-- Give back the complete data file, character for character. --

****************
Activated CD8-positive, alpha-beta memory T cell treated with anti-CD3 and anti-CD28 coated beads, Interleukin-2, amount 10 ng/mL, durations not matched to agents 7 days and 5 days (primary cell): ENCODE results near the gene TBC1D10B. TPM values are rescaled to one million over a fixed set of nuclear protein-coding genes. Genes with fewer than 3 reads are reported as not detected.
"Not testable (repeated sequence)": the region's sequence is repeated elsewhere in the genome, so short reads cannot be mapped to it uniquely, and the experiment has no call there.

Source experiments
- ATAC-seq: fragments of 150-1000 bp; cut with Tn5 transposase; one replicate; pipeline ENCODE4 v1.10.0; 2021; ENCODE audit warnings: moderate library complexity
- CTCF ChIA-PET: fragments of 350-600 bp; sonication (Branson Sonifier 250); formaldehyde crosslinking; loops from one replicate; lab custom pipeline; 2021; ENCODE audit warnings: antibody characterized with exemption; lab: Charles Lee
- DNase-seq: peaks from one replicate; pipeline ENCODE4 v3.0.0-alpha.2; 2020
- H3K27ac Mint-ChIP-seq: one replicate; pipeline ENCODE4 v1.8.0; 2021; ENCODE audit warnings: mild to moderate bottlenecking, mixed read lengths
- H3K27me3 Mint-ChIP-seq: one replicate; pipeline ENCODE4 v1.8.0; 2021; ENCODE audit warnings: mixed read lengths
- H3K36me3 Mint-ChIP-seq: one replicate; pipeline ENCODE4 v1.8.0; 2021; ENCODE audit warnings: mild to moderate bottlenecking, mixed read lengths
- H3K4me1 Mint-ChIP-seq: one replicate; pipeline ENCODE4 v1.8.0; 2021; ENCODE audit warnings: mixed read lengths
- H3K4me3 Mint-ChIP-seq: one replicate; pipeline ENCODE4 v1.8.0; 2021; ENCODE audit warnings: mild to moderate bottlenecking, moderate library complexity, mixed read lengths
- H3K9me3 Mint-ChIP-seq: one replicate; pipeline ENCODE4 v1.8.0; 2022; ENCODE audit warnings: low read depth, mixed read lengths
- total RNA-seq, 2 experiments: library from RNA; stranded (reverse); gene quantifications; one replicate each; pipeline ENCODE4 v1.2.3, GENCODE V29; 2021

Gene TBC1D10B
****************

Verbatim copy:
Activated CD8-positive, alpha-beta memory T cell treated with anti-CD3 and anti-CD28 coated beads, Interleukin-2, amount 10 ng/mL, durations not matched to agents 7 days and 5 days (primary cell): ENCODE results near the gene TBC1D10B. TPM values are rescaled to one million over a fixed set of nuclear protein-coding genes. Genes with fewer than 3 reads are reported as not detected.
"Not testable (repeated sequence)": the region's sequence is repeated elsewhere in the genome, so short reads cannot be mapped to it uniquely, and the experiment has no call there.

Source experiments
- ATAC-seq: fragments of 150-1000 bp; cut with Tn5 transposase; one replicate; pipeline ENCODE4 v1.10.0; 2021; ENCODE audit warnings: moderate library complexity
- CTCF ChIA-PET: fragments of 350-600 bp; sonication (Branson Sonifier 250); formaldehyde crosslinking; loops from one replicate; lab custom pipeline; 2021; ENCODE audit warnings: antibody characterized with exemption; lab: Charles Lee
- DNase-seq: peaks from one replicate; pipeline ENCODE4 v3.0.0-alpha.2; 2020
- H3K27ac Mint-ChIP-seq: one replicate; pipeline ENCODE4 v1.8.0; 2021; ENCODE audit warnings: mild to moderate bottlenecking, mixed read lengths
- H3K27me3 Mint-ChIP-seq: one replicate; pipeline ENCODE4 v1.8.0; 2021; ENCODE audit warnings: mixed read lengths
- H3K36me3 Mint-ChIP-seq: one replicate; pipeline ENCODE4 v1.8.0; 2021; ENCODE audit warnings: mild to moderate bottlenecking, mixed read lengths
- H3K4me1 Mint-ChIP-seq: one replicate; pipeline ENCODE4 v1.8.0; 2021; ENCODE audit warnings: mixed read lengths
- H3K4me3 Mint-ChIP-seq: one replicate; pipeline ENCODE4 v1.8.0; 2021; ENCODE audit warnings: mild to moderate bottlenecking, moderate library complexity, mixed read lengths
- H3K9me3 Mint-ChIP-seq: one replicate; pipeline ENCODE4 v1.8.0; 2022; ENCODE audit warnings: low read depth, mixed read lengths
- total RNA-seq, 2 experiments: library from RNA; stranded (reverse); gene quantifications; one replicate each; pipeline ENCODE4 v1.2.3, GENCODE V29; 2021

Gene TBC1D10B